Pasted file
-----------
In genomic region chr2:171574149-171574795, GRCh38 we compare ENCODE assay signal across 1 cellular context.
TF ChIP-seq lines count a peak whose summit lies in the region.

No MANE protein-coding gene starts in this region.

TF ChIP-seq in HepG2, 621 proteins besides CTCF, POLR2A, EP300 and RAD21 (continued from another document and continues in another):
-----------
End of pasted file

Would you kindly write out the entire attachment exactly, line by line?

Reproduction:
In genomic region chr2:171574149-171574795, GRCh38 we compare ENCODE assay signal across 1 cellular context.
TF ChIP-seq lines count a peak whose summit lies in the region.

No MANE protein-coding gene starts in this region.

TF ChIP-seq in HepG2, 621 proteins besides CTCF, POLR2A, EP300 and RAD21 (continued from another document and continues in another):